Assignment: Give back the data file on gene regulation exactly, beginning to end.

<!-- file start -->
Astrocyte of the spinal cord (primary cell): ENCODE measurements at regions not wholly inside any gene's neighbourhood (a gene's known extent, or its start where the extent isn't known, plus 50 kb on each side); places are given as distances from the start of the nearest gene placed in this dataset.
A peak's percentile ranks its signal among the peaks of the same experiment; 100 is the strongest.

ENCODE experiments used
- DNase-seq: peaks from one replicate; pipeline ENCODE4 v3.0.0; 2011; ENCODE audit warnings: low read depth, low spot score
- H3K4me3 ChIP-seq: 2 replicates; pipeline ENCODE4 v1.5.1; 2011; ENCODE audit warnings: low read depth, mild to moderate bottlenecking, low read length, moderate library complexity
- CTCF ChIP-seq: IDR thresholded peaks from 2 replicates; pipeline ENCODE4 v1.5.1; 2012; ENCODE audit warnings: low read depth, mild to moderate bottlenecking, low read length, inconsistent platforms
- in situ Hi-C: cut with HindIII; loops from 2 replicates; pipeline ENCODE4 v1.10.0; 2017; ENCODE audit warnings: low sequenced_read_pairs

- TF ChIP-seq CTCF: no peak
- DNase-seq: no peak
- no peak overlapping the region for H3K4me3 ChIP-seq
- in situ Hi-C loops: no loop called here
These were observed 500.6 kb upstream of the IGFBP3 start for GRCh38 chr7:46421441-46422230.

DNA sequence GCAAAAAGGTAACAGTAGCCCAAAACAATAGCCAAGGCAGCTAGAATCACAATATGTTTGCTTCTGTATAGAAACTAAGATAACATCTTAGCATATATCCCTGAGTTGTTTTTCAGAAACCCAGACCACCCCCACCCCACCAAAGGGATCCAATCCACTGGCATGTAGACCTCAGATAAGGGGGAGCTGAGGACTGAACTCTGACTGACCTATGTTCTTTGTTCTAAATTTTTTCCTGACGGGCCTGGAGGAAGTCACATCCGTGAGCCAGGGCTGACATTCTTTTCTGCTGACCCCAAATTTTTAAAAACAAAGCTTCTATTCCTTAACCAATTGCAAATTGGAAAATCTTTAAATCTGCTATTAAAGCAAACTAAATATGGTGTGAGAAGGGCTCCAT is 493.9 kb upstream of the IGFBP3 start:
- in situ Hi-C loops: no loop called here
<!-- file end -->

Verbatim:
Astrocyte of the spinal cord (primary cell): ENCODE measurements at regions not wholly inside any gene's neighbourhood (a gene's known extent, or its start where the extent isn't known, plus 50 kb on each side); places are given as distances from the start of the nearest gene placed in this dataset.
A peak's percentile ranks its signal among the peaks of the same experiment; 100 is the strongest.

ENCODE experiments used
- DNase-seq: peaks from one replicate; pipeline ENCODE4 v3.0.0; 2011; ENCODE audit warnings: low read depth, low spot score
- H3K4me3 ChIP-seq: 2 replicates; pipeline ENCODE4 v1.5.1; 2011; ENCODE audit warnings: low read depth, mild to moderate bottlenecking, low read length, moderate library complexity
- CTCF ChIP-seq: IDR thresholded peaks from 2 replicates; pipeline ENCODE4 v1.5.1; 2012; ENCODE audit warnings: low read depth, mild to moderate bottlenecking, low read length, inconsistent platforms
- in situ Hi-C: cut with HindIII; loops from 2 replicates; pipeline ENCODE4 v1.10.0; 2017; ENCODE audit warnings: low sequenced_read_pairs

- TF ChIP-seq CTCF: no peak
- DNase-seq: no peak
- no peak overlapping the region for H3K4me3 ChIP-seq
- in situ Hi-C loops: no loop called here
These were observed 500.6 kb upstream of the IGFBP3 start for GRCh38 chr7:46421441-46422230.

DNA sequence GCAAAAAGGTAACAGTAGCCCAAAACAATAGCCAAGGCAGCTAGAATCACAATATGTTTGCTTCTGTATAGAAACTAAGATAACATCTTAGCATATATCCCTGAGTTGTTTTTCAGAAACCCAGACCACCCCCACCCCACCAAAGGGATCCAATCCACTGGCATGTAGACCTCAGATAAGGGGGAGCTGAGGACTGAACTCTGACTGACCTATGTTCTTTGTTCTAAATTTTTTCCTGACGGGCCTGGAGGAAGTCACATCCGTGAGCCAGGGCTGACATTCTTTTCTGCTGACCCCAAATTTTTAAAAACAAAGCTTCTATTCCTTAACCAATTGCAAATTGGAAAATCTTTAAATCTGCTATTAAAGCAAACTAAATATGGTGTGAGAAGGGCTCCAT is 493.9 kb upstream of the IGFBP3 start:
- in situ Hi-C loops: no loop called here